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Israelis gathered in three cities against Netanyahu’s legal reforms


TEL AVIV, Jan 14 (Reuters) – Tens of thousands of Israelis demonstrated in three major cities on Saturday against Prime Minister Benjamin Netanyahu’s judicial reform plans, with organizers accusing him of undermining democratic rule weeks after his re-election.

Overcoming a religious-nationalist coalition with a solid parliamentary majority, Netanyahu, now in his sixth term, wants to mastery of the Supreme Court in what he described as rebalancing the three powers.

Critics say the proposed reforms would cripple judicial independence, encourage corruption, hamper minority rights and rob the Israeli judiciary of the credibility that helps fend off war crimes accusations abroad. Among the opposers are the President of the Supreme Court and the Chief Prosecutor of the country.

After President Isaac Herzog appealed of polarized politicians to “turn down the heat” on the debates, organizers of the demonstrations – held in cold winter rain – tried to bring a note of national unity.

“Take an Israeli flag in one hand, an umbrella in the other and go out to defend democracy and the law in the state of Israel,” said centrist former defense minister Benny Gantz, who attended the rally in Tel Aviv but, like other opposition figures, he didn’t have to look at it.

“We preserve our common home,” read a placard of one demonstrator. Netanyahu was guilty of a “legal coup,” another said.

Israeli media put the number of attendees at around 80,000, with thousands more at the protests in Jerusalem and Haifa.

Footage on social media showed a small number of Palestinian flags displayed in defiance of Netanyahu’s far-right allies. One of them, Ministry of National Security Itamar Ben-Gvir, told Kan TV that he wanted such flags removed but was awaiting the opinion of the attorney general before ordering any police crackdown.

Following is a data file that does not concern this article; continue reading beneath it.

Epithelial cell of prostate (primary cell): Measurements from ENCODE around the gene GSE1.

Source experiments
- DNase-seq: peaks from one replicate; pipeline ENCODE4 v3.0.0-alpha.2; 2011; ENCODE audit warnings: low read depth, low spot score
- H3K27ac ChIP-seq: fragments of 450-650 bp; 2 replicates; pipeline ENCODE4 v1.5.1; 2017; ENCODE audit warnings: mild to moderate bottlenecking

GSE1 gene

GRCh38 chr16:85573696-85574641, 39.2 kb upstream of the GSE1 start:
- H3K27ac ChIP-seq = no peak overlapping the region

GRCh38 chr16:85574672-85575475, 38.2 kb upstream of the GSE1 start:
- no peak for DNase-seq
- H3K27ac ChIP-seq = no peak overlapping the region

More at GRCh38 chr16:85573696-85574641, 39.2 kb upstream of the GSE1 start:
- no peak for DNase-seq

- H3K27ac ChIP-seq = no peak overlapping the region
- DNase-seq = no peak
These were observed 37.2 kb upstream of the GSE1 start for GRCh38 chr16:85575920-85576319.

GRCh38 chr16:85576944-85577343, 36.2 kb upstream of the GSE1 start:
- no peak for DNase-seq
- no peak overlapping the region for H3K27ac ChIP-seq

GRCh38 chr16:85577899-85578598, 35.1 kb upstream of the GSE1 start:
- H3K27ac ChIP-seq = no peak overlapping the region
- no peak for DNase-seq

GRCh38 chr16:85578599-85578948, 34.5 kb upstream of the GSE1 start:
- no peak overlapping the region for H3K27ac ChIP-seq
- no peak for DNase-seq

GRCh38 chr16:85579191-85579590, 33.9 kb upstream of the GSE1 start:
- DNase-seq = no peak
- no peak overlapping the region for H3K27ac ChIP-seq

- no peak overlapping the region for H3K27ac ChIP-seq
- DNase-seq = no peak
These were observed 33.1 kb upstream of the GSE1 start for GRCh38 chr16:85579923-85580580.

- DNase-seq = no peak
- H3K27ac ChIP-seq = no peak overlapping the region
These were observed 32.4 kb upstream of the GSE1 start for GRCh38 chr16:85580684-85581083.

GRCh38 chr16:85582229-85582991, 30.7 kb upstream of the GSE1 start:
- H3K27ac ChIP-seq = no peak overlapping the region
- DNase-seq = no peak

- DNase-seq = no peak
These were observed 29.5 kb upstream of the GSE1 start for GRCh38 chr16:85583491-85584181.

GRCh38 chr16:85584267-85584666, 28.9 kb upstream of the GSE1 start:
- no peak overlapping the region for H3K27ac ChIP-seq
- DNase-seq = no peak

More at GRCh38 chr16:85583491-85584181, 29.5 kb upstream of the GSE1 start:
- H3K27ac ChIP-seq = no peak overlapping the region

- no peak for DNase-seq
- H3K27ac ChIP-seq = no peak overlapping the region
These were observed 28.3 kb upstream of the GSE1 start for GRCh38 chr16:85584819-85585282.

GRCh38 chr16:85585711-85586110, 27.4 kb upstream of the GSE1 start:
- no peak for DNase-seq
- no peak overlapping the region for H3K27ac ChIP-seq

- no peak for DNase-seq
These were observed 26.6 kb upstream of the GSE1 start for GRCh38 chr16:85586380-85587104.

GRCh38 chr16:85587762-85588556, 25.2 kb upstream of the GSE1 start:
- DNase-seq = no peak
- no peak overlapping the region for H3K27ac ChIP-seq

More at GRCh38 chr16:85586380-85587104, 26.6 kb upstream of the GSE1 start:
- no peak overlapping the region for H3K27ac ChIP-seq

Netanyahu, 73, on Friday signaled flexibility on the reform plan, saying it would be implemented “with careful consideration while all positions are heard”.

Surveys differ on public views on the reforms. Channel 13 TV last week found that 53 percent of Israelis were against changing the structure of judicial appointments, while 35 percent were in favor. But Channel 14 television on Thursday found 61% in favor and 35% against.

Critics of the Supreme Court say it is overreaching and unrepresentative of the electorate. Its supporters call the court a means of achieving balance in a fractured society.

“Tens of thousands of people attended the demonstrations tonight. Millions turned out in the elections held here two and a half months ago,” tweeted Miki Zohar, a senior lawmaker from Netanyahu’s conservative Likud party.

“We promised the people change, we promised governance, we promised reforms – and we will deliver on that.

Written by Dan Williams; Editing by Christina Fincher and Mark Potter

Our standards: Thomson Reuters Trust Principles.


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